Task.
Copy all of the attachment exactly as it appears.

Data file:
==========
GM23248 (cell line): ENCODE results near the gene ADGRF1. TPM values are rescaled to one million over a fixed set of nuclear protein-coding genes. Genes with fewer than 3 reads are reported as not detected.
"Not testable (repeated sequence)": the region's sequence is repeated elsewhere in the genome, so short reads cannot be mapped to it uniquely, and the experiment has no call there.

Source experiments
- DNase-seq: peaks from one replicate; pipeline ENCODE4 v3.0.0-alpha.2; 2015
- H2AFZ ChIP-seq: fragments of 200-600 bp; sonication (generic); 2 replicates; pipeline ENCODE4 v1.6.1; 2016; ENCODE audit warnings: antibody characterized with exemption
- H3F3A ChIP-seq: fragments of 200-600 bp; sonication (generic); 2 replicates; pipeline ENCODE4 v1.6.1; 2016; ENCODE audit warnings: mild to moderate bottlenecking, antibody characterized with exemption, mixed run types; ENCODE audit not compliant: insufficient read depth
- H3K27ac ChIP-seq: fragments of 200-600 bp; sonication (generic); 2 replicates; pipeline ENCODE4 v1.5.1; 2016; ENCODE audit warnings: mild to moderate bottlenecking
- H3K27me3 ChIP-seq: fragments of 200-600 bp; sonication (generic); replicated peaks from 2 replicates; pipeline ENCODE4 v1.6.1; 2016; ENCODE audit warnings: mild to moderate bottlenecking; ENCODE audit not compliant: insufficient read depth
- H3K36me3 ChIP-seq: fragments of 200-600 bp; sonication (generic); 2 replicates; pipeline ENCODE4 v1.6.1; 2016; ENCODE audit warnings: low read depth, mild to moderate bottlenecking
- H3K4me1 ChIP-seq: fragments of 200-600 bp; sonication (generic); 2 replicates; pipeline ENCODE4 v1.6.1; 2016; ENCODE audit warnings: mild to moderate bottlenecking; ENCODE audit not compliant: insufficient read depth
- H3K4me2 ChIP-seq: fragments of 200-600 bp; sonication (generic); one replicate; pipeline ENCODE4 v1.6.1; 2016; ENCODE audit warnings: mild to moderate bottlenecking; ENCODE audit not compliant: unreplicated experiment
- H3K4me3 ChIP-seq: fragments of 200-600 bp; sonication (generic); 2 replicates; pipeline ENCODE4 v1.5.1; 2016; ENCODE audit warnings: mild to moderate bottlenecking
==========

GM23248 (cell line): ENCODE results near the gene ADGRF1. TPM values are rescaled to one million over a fixed set of nuclear protein-coding genes. Genes with fewer than 3 reads are reported as not detected.
"Not testable (repeated sequence)": the region's sequence is repeated elsewhere in the genome, so short reads cannot be mapped to it uniquely, and the experiment has no call there.

Source experiments
- DNase-seq: peaks from one replicate; pipeline ENCODE4 v3.0.0-alpha.2; 2015
- H2AFZ ChIP-seq: fragments of 200-600 bp; sonication (generic); 2 replicates; pipeline ENCODE4 v1.6.1; 2016; ENCODE audit warnings: antibody characterized with exemption
- H3F3A ChIP-seq: fragments of 200-600 bp; sonication (generic); 2 replicates; pipeline ENCODE4 v1.6.1; 2016; ENCODE audit warnings: mild to moderate bottlenecking, antibody characterized with exemption, mixed run types; ENCODE audit not compliant: insufficient read depth
- H3K27ac ChIP-seq: fragments of 200-600 bp; sonication (generic); 2 replicates; pipeline ENCODE4 v1.5.1; 2016; ENCODE audit warnings: mild to moderate bottlenecking
- H3K27me3 ChIP-seq: fragments of 200-600 bp; sonication (generic); replicated peaks from 2 replicates; pipeline ENCODE4 v1.6.1; 2016; ENCODE audit warnings: mild to moderate bottlenecking; ENCODE audit not compliant: insufficient read depth
- H3K36me3 ChIP-seq: fragments of 200-600 bp; sonication (generic); 2 replicates; pipeline ENCODE4 v1.6.1; 2016; ENCODE audit warnings: low read depth, mild to moderate bottlenecking
- H3K4me1 ChIP-seq: fragments of 200-600 bp; sonication (generic); 2 replicates; pipeline ENCODE4 v1.6.1; 2016; ENCODE audit warnings: mild to moderate bottlenecking; ENCODE audit not compliant: insufficient read depth
- H3K4me2 ChIP-seq: fragments of 200-600 bp; sonication (generic); one replicate; pipeline ENCODE4 v1.6.1; 2016; ENCODE audit warnings: mild to moderate bottlenecking; ENCODE audit not compliant: unreplicated experiment
- H3K4me3 ChIP-seq: fragments of 200-600 bp; sonication (generic); 2 replicates; pipeline ENCODE4 v1.5.1; 2016; ENCODE audit warnings: mild to moderate bottlenecking